Before the cloud-native era, software products were often developed through sequential work by several teams across multiple disciplines. One team did their work, then threw it over the wall to the next team. the software development life cycle (SDLC) was a linear process:
- The software development team iteratively built the software to run on that infrastructure
- QA and product management coordinated validation efforts on functional correctness and user acceptance
- The information security team tested for security and compliance concerns relative to the requirements of the particular customer, vertical, or industry
- The IT team defined, purchased, installed, and configured the necessary infrastructure
- Finally, the operations team deployed the software to production
This provisioning and release cycle took weeks, if not months. Additional concerns like security and privacy were handled outside the SDLC. It wasn’t a huge deal—all your code and dependencies ran on on-prem servers, so you could just scan your libraries and be done.
Today’s systems are anything but easy. Deployment happens much faster, but the attack surface of an application is much greater. Many monoliths have been replaced by service architectures: smaller, limited-function programs working together in virtual containers in scalable cloud computing. Each container is capable of communicating with every other container, so the operating system is distributed across an orchestrated network that grows in complexity as additional services enter the ecosystem. Services often communicate over open networks through API or RPC calls, which can then be exploited by malicious actors.
Today, developers can import new libraries with a few lines of code and deploy that library to a production container in minutes. But as the Log4j issue has shown us, your dependencies can change or become vulnerable long after you’ve been using them. The industry is highly dependent upon open-source software they did not write and cannot fix on their own.
This evolution has made a significant improvement in the software industry’s ability to deliver quality software quickly. The industry calls this integration into the SDLC “shift left” because it has shifted these processes earlier (toward the left) in the SDLC. Software engineering practitioners are thinking beyond the code itself as design, infrastructure, and testing are becoming primary concerns for developers.
But there are other concerns—namely security—that need to move from an afterthought to a primary concern. In this article, we’ll talk about the movement to shift security concerns left, new security challenges cloud-native teams face, how observability is the key to solving these challenges, and what shifting left looks like for real-world developers.
Why move concerns into the SDLC?
When a concern is integrated into the SDLC—shifted left—it becomes part of every step. The requirements and design consider it, development implements, tests cover it, and it’s deployed to infrastructure provisioned with it in mind.
Look how tightly testing has been integrated into the SDLC. While it is a phase in the SDLC, philosophies such as test driven development make it part of every phase of the cycle. Modern software teams increasingly make defect corrections either as the work is being done, or as close to that time as possible. Found a bug? Fix and redeploy to your production environment in a few minutes. Or better yet, spin up a test environment for your specific pull request right now and test it before it makes it into the main branch.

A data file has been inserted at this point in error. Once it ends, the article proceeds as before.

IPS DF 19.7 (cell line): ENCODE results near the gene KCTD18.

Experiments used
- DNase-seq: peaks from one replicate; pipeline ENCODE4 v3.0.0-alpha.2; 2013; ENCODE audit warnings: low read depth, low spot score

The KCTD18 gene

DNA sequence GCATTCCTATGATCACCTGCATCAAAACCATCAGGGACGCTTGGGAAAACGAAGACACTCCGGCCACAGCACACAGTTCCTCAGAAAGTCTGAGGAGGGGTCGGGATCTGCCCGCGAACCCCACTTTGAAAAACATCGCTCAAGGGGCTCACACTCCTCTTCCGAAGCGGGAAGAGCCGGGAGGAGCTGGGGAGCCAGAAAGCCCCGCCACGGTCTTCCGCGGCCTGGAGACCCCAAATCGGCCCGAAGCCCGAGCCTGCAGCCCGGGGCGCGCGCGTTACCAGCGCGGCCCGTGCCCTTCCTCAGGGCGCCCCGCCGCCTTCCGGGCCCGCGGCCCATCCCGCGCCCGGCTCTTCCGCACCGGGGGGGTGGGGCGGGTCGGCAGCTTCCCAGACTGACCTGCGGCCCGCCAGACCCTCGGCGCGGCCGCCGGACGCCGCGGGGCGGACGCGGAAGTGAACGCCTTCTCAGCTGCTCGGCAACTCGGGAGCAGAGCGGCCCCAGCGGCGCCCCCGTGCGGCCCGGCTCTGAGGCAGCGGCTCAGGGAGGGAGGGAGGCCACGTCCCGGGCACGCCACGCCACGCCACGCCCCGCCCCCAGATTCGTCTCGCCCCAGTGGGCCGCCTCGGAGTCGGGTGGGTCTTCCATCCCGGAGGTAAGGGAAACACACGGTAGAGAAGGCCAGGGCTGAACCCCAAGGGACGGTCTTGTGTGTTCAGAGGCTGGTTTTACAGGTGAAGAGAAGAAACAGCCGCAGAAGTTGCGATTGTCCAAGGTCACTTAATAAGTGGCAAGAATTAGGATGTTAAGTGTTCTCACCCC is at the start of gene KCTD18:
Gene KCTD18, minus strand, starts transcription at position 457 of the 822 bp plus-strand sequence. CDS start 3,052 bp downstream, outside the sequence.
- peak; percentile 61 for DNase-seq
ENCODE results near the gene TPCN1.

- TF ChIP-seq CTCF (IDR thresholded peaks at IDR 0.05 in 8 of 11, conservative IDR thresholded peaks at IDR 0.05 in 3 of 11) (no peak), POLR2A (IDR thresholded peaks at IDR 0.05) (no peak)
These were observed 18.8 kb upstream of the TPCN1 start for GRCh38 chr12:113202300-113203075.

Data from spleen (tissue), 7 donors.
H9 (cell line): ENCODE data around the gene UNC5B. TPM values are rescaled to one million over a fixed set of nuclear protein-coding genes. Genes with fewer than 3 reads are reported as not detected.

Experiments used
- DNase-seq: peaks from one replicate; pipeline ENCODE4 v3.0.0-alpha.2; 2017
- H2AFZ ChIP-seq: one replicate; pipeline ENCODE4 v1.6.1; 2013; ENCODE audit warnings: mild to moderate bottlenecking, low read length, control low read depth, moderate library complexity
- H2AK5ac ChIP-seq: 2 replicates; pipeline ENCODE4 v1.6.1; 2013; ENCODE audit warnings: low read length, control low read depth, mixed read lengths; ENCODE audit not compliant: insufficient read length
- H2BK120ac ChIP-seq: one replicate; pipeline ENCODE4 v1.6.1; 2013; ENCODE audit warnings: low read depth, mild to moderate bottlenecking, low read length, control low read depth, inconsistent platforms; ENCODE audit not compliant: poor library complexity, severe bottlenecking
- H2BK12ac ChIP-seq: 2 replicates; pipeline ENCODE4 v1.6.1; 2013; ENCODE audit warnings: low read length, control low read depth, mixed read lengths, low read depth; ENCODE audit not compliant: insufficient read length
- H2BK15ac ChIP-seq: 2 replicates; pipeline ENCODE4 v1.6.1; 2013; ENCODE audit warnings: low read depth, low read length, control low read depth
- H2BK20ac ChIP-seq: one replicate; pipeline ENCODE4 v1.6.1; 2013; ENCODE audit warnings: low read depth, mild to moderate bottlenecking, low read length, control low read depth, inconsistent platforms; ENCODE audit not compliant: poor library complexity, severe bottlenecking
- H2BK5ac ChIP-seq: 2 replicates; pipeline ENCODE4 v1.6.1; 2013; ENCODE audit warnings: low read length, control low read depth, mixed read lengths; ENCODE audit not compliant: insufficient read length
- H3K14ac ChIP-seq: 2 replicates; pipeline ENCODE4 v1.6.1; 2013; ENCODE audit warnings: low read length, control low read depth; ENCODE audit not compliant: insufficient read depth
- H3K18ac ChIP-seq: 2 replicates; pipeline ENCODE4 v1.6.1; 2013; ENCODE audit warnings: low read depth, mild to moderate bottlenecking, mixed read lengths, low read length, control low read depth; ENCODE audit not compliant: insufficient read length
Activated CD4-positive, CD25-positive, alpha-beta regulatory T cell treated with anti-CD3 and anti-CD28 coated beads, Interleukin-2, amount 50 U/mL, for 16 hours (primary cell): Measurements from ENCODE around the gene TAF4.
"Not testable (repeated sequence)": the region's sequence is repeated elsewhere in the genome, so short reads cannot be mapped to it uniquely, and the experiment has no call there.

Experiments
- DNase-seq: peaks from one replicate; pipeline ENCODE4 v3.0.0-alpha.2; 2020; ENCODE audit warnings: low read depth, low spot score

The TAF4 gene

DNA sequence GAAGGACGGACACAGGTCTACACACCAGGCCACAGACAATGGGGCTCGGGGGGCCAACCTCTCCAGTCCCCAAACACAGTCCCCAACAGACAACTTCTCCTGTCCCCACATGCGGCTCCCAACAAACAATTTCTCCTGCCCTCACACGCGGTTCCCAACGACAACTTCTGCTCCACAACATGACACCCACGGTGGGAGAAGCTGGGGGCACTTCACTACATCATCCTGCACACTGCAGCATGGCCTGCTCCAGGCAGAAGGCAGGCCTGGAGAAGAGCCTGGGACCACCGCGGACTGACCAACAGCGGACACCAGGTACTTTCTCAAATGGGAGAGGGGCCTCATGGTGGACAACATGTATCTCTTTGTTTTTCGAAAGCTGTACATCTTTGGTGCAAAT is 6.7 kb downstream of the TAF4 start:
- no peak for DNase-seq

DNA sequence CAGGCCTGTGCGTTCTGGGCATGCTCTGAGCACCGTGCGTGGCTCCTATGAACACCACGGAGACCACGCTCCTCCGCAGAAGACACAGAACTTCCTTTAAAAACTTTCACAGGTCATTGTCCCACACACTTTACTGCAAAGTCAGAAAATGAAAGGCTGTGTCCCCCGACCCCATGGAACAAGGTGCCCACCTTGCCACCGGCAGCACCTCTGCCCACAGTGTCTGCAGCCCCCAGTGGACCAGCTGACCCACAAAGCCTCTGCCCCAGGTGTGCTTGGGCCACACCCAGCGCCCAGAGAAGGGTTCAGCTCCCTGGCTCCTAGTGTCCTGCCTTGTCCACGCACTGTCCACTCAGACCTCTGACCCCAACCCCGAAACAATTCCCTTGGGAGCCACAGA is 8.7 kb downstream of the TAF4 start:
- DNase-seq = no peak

The more concerns—testing, infrastructure, security—the full team understands, the better decisions they can make, and the less work has to be corrected after code has been deployed (when the cost to fix is far greater and unhappy users or clients notice the issues as well). The speed and flexibility of today’s cloud-enabled technologies further empower software teams.
Shifting left is about moving these traditionally holistic concerns earlier in the process, where teams can act on them during development. For decades, software security and testing were predominantly on the right end of the SDLC; that is, outside of the standard cycle of design, develop, and test. Shifting left brings those processes into the development cycle where they become part of design, development, and testing.
Shifting left requires additional work for developers, as it forces you to expand beyond your historical duties. An increasing number of items have become first-class concerns in the SDLC, as developers now manage design, architecture, infrastructure, and testing using code, DevOps practices, and advanced CI/CD pipelines. Yes, you are busier than ever, but the trade-off is that you are more involved in holistic aspects of your code’s design and execution.
The complexity of the cloud and cloud application architectures means that you can no longer keep security separate from what developers work on every day.
Security challenges in the cloud
Cloud-native application stacks and containerization architectures give software developers great power. They can introduce new microservices and APIs in response to business demands with very low technical overhead. While this greatly accelerates the pace at which you can get your software into customers’ hands, it also substantially increases the complexity of back-end platforms and expands their attack surface.
Security considerations on legacy systems were simpler. They were often installed on user desktops or deployed as monolithic architectures on a single server. They had the benefit of limited exposure, as all libraries and other dependencies were on-prem and easy to scan for vulnerabilities. But as we know, these simpler, monolithic applications are becoming a thing of the past.
Today every piece of an application and the SDLC often takes place in a cloud environment. Not only does the production application run in the cloud, testing environments do too. You may be able to test a single service locally, but testing the full set of services requires a bit more room. Many code repositories have become SaaS tools as organizations have grown. Build processes and tests often happen seamlessly within these tools.
It’s very difficult—if not impossible—to secure a system that can be so easily changed by an open-source library and a bit of integration code. These free software packages aren’t always transparent about their security vulnerabilities or communication requirements, either. So, you are left to determine what APIs are communicating and how. There’s no easy way to create a map of that communication and check it against the software specifications.